Coal emits about twice as much CO2 during combustion as natural gas. But wind generation mostly displaces natural gas, because natural gas-fired generators are often the most costly form of conventional electricity production. Yet if regulators are truly concerned about reducing carbon emissions and air pollution, they should be encouraging gas-fired generation at the expense of coal. And they should be doing so because U.S. natural gas resources are now likely large enough to meet all of America's natural gas needs for a century.
Meanwhile, the wind industry is pocketing subsidies that dwarf those garnered by the oil and gas sector. The federal government provides a production tax credit of $0.022 for each kilowatt-hour of electricity produced by wind. That amounts to $6.44 per million BTU of energy produced. In 2008, however, the EIA reported subsidies to oil and gas totaled $1.9 billion per year, or about $0.03 per million BTU of energy produced. Wind subsidies are more than 200 times as great as those given to oil and gas on the basis of per-unit-of-energy produced.
Perhaps it comes down to what Kevin Forbes, the director of the Center for the Study of Energy and Environmental Stewardship at Catholic University, told me: "Wind energy gives people a nice warm fuzzy feeling that we're taking action on climate change." Yet when it comes to CO2 emissions, "the reality is that it's not doing much of anything."
Mr. Bryce, a senior fellow at the Manhattan Institute, recently published his fourth book, "Power Hungry: The Myths of 'Green' Energy and the Real Fuels of the Future" (PublicAffairs).
SolaRover Introduction Video
Mobile Solar Power Trailer Introduction
SolaRover in the News
SolaRover - Taste of Lone Tree
On August 13 and 14, 2011, SolaRover was pleased to completely power the end of summer festival - "A Taste of Lone Tree" - for the City of Lone Tree and the Chamber of Commerce. Nearly 30 restaurants, dozens of artisans, musicians and a band participated in the 2 day event that featured wine and beer tasting, live music, lots of good food and kids’ activities all spread out within the Commons at Lone Tree. This 2 day festival was completely green with all power supplied by SolaRover’s Mojave-3 and Alvord cube units giving the crowds of people the opportunity to enjoy the music, have friendly conversation and savor the mingling aromas of freshly cooking delicacies from some of the area’s best eateries. There was no din of generators and no smell of exhaust to interfere. SolaRover powered lights, cookers, freezers, ice-cream coolers, amplifiers, guitars, pizza ovens and much more - all silently, and exhaust free. Even with heavy cloud cover and a rain shower the second day, the festival was a success and 100% green powered.
SolaRover in ICOSA
Renewable Energy Industry News
Family-sized Solar Car to Race in World Solar ChallengePublished : Wed, 25 Jan 2017 08:03:23 +0000
Battery Technology | Electric Cars | Solar Power | Transportation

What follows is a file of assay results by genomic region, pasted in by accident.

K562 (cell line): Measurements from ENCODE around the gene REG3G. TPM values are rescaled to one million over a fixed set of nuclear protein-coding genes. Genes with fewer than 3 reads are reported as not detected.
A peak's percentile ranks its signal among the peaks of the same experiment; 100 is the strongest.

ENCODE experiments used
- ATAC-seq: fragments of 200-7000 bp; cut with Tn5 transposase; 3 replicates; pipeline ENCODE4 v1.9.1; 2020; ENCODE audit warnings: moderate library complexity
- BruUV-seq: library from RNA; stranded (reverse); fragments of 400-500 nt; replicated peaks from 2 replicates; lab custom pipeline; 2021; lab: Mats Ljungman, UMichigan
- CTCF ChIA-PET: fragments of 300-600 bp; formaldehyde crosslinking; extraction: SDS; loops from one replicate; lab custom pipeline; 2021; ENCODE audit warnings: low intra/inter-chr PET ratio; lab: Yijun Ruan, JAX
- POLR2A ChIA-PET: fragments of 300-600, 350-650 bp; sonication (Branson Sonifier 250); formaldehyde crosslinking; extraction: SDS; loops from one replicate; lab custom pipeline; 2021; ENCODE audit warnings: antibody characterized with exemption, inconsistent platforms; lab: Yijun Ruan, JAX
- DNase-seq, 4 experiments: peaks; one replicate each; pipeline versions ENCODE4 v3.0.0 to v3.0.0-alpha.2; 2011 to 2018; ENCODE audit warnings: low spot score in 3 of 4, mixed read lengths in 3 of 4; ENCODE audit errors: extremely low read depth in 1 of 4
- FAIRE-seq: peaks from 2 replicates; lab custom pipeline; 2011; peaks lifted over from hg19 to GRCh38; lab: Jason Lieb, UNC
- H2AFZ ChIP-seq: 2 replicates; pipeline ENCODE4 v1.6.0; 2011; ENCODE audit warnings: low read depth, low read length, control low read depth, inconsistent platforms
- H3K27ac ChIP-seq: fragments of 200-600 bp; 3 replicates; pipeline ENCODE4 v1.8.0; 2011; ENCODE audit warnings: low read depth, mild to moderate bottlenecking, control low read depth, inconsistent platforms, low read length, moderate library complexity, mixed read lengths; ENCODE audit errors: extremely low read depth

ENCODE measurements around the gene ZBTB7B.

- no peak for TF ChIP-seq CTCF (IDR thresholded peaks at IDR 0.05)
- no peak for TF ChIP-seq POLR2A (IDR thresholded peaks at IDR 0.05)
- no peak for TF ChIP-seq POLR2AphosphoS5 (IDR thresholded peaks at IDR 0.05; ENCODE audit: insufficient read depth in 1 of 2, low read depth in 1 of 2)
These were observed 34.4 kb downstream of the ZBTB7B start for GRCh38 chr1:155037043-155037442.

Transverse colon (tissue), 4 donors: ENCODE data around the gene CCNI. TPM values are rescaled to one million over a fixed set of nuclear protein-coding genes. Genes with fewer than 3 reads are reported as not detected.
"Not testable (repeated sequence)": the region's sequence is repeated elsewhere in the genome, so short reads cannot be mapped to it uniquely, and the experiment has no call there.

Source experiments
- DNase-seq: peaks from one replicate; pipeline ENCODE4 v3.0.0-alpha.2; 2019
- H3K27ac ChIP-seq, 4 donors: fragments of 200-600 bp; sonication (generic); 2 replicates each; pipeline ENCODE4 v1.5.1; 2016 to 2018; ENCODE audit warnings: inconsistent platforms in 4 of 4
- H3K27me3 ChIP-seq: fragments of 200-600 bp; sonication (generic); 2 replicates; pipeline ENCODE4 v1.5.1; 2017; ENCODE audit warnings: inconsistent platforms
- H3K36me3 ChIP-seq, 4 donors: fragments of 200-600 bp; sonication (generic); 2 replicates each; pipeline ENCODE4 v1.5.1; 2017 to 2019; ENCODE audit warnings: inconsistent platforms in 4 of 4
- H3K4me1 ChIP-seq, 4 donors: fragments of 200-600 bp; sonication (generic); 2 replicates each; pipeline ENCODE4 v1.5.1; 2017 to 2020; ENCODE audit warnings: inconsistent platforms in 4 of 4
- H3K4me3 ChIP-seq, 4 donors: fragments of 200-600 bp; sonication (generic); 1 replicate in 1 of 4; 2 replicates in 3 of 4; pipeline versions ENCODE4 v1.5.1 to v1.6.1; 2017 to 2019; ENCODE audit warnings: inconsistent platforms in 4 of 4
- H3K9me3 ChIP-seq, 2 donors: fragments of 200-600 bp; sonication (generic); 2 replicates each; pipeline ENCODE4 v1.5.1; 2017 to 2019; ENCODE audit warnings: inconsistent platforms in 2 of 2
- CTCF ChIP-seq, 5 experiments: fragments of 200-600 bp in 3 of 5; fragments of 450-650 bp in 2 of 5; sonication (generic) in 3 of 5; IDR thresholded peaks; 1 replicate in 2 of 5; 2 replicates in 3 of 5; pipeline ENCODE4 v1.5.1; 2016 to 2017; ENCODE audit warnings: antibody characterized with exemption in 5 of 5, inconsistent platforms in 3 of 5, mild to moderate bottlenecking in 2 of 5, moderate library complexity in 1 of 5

Solar Team Great Britain has started a kickstarter page to help fund their design for entry in the 2017 World Solar Challenge. Founder Steven Heape leads a team of volunteers from many different disciplines, companies and universities working on a family-sized solar car to compete in the cruiser class. “Cruiser Class is about two or […]
The Spherical Sun Power GeneratorPublished : Mon, 13 Apr 2015 11:35:52 +0000
Energy Inventions | Future Technology | Solar Power
German Architect Andre Broessel believes he has a solution that can “squeeze more juice out of the sun”, even during the night hours and in low-light regions. His company Rawlemon has created a spherical sun power generator prototype called the beta.ray. His technology will combine spherical geometry principles with a dual axis tracking system, allowing […]
The WaterNest: An Eco-Friendly Floating HousePublished : Thu, 02 Apr 2015 08:05:09 +0000
Environment and Sustainability | Photovoltaic Cells | Solar Power
Designed by renowned Italian architect Giancarlo Zema and produced by EcoFloLife, the WaterNest 100 is an eco-friendly floating housing unit. The 100 square meter residential units are made of up to 98% recycled materials; including the laminate timber and aluminum hull. Skylights, balconies and large windows encircle the dwelling, allowing for efficient lighting and beautiful […]
Floating Solar Panels: A Viable Solution?Published : Wed, 01 Apr 2015 08:35:23 +0000
Hydro Power | Photovoltaic Cells | Solar Power
Since 2011, French Company Ciel & Terre has been developing large-scale floating solar solutions. Their innovative Hydrelio Floating PV system allows standard PV panels to be installed on large bodies of water such as: drinking water reservoirs, quarry lakes, irrigation canals, remediation and tailing ponds, and hydro electric dam reservoirs. This simple and affordable alternative […]
France Passes Green Rooftop LawPublished : Tue, 31 Mar 2015 07:10:23 +0000
Energy Politics | Environment and Sustainability | Solar Power
France keeps making green headlines lately… the Eiffel Tower’s wind turbines, the tree-shaped wind turbines being installed in Paris, and now an exciting new law that is sure to have a huge environmental impact in urban centers. Every new commercial building in France must meet a new building requirement; the roof must be at least […]